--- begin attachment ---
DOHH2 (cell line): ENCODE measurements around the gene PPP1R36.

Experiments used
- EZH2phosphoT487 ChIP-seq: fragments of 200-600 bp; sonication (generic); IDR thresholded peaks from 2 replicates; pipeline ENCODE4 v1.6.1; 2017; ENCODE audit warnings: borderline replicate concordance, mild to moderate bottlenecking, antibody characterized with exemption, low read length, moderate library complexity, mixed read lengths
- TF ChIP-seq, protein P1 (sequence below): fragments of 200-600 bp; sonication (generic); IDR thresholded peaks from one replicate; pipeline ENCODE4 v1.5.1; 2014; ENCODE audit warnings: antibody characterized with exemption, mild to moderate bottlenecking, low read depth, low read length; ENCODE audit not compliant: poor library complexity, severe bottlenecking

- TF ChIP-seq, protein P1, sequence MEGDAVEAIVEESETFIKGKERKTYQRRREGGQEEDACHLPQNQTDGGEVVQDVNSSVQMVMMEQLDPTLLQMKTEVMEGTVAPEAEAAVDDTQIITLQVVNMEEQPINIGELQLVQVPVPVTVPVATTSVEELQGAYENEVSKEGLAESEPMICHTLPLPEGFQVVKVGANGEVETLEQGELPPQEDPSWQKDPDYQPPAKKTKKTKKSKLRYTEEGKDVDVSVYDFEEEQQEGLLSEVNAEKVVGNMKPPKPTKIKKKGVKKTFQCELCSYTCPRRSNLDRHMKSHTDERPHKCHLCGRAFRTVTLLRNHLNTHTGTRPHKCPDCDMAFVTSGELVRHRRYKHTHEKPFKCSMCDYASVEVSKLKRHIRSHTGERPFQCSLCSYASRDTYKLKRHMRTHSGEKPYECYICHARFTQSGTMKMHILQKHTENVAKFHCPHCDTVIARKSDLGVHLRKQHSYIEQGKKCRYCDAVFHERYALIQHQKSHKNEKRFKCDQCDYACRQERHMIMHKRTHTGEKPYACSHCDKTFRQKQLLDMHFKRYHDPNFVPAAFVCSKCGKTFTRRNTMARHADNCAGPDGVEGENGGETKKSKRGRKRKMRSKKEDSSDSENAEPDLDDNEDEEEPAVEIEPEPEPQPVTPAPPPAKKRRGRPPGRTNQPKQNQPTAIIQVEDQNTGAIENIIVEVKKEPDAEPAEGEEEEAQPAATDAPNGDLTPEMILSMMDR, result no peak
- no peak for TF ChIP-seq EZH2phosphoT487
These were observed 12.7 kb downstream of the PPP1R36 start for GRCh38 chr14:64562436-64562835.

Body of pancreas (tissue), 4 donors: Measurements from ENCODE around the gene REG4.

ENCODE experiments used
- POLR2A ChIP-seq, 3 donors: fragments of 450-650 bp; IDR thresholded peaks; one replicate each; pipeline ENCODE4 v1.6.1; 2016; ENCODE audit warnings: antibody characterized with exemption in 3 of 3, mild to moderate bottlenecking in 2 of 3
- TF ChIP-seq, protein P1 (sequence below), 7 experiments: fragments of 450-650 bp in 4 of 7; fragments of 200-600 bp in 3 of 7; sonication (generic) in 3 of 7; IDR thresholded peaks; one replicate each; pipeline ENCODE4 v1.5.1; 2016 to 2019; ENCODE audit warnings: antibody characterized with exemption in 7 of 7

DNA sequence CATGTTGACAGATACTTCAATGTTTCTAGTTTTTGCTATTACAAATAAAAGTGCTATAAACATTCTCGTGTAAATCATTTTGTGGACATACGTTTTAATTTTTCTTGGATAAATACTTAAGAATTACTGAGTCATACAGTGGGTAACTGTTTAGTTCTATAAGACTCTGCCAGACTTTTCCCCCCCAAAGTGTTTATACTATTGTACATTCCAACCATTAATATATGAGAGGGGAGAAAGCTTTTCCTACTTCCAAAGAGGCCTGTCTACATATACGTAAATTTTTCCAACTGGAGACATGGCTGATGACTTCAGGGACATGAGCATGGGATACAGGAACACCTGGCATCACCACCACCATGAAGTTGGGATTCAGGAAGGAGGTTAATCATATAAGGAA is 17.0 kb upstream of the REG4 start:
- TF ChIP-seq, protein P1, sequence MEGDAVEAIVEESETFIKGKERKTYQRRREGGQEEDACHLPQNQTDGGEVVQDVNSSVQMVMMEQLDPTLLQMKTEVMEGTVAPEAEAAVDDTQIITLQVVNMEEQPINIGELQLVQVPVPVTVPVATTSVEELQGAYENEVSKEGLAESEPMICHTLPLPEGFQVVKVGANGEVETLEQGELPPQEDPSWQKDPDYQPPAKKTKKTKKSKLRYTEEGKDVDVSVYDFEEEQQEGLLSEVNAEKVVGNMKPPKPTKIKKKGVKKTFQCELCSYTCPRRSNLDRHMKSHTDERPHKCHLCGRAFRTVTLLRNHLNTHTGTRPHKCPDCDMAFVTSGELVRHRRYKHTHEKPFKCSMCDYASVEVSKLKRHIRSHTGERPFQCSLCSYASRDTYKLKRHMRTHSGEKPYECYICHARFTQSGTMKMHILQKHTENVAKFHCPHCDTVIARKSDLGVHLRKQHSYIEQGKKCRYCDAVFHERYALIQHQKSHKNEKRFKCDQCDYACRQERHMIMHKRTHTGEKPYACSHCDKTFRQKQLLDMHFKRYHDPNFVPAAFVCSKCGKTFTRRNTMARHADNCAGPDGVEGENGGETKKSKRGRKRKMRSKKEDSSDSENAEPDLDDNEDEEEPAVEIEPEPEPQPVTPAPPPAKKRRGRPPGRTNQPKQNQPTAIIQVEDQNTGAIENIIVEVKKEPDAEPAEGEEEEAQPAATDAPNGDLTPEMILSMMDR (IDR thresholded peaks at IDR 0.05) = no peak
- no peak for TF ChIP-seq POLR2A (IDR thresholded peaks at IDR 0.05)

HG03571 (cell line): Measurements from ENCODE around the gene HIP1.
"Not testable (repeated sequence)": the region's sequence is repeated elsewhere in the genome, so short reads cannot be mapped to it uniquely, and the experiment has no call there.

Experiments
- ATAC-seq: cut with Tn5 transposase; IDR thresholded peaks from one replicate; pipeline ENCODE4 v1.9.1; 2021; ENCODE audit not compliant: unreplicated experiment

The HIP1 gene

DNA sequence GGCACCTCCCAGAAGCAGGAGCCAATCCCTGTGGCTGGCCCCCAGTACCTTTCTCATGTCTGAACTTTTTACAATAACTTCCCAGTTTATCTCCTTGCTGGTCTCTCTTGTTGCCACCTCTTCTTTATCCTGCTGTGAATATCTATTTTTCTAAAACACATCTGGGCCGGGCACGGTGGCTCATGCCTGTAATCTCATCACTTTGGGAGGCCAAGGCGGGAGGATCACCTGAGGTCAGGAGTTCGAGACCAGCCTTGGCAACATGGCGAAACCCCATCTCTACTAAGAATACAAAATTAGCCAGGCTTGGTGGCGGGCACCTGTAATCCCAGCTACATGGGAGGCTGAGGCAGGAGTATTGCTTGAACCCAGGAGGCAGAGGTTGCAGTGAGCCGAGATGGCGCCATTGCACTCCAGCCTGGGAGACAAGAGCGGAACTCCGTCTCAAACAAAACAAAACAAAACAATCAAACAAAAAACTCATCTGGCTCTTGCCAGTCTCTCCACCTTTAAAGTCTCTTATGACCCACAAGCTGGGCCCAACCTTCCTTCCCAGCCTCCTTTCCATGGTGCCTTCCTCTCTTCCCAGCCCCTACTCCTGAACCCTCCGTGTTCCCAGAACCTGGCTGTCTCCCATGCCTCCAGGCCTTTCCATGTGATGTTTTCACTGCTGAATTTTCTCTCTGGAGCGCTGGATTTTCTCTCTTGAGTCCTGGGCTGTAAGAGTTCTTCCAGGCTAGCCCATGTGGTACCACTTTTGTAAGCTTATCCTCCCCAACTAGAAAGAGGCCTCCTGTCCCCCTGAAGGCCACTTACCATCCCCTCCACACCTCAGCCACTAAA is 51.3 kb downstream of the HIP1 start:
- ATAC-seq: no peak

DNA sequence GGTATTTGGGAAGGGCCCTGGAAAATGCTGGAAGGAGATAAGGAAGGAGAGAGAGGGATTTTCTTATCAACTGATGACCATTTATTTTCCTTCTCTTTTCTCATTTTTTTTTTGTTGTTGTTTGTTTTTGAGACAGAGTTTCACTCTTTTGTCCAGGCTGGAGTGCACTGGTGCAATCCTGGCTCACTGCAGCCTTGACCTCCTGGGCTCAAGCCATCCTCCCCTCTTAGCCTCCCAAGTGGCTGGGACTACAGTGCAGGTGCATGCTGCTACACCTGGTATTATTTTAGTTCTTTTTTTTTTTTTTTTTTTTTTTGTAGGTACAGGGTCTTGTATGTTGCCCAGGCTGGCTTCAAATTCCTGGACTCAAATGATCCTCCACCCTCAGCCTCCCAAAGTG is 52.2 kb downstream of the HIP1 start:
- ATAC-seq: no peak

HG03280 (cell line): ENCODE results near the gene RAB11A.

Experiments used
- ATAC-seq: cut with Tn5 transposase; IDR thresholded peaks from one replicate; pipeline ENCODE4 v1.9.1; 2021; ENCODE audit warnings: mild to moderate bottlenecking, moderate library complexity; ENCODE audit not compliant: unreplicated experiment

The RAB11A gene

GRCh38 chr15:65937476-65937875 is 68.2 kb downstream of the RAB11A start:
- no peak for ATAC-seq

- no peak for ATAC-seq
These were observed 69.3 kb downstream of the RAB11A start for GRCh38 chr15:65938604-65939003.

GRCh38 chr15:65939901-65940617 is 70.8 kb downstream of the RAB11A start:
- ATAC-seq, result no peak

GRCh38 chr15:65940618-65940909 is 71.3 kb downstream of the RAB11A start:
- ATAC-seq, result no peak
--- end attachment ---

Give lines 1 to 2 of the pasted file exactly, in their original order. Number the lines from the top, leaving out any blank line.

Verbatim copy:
DOHH2 (cell line): ENCODE measurements around the gene PPP1R36.

Experiments used